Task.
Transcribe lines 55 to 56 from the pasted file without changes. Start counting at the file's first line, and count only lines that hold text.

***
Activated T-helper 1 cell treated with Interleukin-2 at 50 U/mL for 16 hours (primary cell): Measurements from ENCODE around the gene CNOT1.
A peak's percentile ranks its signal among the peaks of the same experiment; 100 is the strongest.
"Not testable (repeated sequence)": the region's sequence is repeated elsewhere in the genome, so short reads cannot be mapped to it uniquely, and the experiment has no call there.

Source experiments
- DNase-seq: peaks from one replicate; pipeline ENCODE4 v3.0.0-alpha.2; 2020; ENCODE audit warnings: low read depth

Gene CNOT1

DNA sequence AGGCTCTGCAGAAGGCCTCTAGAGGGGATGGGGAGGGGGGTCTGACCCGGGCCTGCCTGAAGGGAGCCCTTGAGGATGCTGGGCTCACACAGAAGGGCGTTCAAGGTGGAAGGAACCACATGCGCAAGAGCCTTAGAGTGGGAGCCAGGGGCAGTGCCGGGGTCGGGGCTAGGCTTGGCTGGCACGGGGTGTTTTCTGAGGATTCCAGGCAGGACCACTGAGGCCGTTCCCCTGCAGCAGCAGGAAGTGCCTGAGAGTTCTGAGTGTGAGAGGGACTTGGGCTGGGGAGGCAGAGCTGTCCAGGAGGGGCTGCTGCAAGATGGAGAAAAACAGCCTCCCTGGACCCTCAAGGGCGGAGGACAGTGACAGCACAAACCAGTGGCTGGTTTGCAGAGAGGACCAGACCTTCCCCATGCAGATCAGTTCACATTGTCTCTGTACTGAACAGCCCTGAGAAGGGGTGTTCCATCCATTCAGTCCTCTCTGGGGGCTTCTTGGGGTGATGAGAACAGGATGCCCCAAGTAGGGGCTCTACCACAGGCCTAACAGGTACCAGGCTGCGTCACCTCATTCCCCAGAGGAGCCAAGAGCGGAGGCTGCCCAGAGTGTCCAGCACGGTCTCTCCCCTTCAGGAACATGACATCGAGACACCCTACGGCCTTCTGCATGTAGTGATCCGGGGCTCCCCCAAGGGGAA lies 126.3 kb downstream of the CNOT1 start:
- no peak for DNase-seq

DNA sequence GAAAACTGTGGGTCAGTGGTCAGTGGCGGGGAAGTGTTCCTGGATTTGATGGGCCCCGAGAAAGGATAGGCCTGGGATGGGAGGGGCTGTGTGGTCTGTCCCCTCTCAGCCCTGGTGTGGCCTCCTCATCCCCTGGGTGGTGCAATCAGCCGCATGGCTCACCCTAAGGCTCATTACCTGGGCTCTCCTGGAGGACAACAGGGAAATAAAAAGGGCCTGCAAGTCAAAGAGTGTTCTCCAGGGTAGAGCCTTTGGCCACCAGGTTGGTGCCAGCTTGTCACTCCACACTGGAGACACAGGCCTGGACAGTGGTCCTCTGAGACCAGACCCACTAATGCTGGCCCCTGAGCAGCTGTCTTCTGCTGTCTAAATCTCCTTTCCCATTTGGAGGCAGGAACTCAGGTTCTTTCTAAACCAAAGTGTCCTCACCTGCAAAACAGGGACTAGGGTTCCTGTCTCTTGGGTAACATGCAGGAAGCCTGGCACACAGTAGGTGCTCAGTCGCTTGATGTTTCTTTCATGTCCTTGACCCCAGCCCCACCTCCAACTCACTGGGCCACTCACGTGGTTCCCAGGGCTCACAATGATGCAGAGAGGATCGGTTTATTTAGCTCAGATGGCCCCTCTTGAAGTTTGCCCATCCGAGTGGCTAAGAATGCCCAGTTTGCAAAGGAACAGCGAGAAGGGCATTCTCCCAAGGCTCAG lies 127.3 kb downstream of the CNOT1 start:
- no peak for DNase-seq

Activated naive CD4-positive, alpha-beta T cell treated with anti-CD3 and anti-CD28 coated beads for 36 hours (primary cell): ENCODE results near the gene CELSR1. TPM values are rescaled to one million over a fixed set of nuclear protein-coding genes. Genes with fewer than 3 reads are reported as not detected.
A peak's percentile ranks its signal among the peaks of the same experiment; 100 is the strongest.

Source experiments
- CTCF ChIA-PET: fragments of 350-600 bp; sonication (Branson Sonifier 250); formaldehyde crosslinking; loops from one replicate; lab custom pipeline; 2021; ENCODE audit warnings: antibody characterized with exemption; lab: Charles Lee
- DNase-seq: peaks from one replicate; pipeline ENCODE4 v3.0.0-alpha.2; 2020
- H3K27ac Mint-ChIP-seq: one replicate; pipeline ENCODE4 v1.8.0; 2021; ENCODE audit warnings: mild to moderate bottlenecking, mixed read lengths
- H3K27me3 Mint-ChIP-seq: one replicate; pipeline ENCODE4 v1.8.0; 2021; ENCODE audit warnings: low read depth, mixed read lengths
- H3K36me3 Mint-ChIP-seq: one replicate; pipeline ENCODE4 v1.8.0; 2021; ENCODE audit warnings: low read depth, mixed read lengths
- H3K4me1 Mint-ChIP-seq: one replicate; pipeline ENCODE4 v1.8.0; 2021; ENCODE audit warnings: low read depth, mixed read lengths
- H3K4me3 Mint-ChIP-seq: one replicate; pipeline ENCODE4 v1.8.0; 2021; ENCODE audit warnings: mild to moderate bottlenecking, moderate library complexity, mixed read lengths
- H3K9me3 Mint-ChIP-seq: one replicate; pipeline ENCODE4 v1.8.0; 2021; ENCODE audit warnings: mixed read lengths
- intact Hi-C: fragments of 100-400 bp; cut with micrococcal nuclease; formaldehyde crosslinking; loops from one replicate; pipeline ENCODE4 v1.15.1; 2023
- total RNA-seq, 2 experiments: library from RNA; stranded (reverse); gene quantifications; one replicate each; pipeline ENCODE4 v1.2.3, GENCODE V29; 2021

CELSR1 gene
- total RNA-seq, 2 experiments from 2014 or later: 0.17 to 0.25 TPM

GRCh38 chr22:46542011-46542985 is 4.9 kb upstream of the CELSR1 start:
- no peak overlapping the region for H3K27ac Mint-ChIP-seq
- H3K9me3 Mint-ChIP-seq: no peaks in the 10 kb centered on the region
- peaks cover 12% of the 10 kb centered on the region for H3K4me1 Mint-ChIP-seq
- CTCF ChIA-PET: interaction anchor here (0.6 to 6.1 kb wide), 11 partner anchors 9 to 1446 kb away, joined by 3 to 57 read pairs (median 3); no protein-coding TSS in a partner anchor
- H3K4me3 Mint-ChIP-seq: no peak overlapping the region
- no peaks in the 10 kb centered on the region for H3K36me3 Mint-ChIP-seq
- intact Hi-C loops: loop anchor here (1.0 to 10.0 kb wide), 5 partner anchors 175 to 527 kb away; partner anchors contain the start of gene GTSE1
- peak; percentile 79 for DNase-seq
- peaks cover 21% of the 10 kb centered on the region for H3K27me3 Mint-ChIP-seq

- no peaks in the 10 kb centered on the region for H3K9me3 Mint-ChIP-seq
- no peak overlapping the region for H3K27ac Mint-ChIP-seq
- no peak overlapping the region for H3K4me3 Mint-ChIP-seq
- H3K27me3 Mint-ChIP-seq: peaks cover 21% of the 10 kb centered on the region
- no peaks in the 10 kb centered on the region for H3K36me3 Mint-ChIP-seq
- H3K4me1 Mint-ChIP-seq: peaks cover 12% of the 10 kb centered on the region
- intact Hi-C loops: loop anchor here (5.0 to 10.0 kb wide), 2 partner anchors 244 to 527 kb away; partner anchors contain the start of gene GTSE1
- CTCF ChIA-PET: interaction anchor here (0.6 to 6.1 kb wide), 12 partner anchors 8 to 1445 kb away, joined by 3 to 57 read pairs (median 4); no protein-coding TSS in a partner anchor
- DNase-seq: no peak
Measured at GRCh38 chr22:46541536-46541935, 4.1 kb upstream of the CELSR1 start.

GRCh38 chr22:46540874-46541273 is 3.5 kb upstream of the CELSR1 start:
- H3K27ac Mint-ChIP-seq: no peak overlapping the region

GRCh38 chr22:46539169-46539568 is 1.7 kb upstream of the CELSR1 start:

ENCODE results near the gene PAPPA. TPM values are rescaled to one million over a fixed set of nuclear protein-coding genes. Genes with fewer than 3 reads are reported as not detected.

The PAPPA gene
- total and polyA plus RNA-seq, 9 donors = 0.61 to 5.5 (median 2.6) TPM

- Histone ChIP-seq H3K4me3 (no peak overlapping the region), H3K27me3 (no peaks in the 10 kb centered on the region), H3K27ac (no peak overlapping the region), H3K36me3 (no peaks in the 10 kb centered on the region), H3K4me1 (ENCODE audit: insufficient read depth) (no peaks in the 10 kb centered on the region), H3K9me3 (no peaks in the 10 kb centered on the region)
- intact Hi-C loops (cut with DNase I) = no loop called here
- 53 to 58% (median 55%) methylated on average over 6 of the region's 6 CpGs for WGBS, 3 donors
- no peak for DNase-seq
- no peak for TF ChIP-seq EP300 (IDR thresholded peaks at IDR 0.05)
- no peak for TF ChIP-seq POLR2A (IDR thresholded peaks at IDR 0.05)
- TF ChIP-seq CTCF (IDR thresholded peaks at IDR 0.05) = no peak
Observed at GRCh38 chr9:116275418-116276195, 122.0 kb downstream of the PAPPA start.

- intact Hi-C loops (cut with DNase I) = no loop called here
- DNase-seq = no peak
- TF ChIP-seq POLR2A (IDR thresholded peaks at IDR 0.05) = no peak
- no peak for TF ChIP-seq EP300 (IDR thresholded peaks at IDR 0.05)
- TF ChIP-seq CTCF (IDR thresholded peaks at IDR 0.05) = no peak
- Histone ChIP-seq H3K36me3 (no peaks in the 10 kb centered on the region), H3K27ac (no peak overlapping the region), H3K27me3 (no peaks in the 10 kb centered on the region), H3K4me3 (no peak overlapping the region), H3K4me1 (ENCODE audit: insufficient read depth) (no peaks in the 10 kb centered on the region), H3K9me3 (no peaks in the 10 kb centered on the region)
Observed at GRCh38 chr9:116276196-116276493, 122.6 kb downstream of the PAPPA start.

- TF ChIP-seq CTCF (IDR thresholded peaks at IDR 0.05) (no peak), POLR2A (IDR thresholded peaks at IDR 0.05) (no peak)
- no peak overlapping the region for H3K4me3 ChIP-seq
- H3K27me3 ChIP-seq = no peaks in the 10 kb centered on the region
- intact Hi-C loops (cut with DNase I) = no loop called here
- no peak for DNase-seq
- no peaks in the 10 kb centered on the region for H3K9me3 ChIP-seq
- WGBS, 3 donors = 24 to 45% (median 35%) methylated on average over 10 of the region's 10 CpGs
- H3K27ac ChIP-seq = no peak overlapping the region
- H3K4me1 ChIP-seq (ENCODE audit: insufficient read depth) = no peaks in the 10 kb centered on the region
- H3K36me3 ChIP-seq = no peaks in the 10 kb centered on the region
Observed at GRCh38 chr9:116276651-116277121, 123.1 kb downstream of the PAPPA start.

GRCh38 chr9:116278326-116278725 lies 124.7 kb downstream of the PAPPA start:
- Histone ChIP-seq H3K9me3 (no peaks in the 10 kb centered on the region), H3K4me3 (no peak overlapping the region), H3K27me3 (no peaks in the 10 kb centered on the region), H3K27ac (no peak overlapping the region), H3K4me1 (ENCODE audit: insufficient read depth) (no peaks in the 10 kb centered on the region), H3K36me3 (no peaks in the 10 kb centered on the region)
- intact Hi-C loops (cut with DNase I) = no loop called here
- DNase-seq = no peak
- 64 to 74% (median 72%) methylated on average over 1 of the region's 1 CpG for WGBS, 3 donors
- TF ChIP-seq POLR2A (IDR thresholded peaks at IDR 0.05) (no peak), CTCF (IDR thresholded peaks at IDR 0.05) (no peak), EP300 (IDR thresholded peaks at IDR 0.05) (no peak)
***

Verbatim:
- no peak for DNase-seq
- no peak for TF ChIP-seq EP300 (IDR thresholded peaks at IDR 0.05)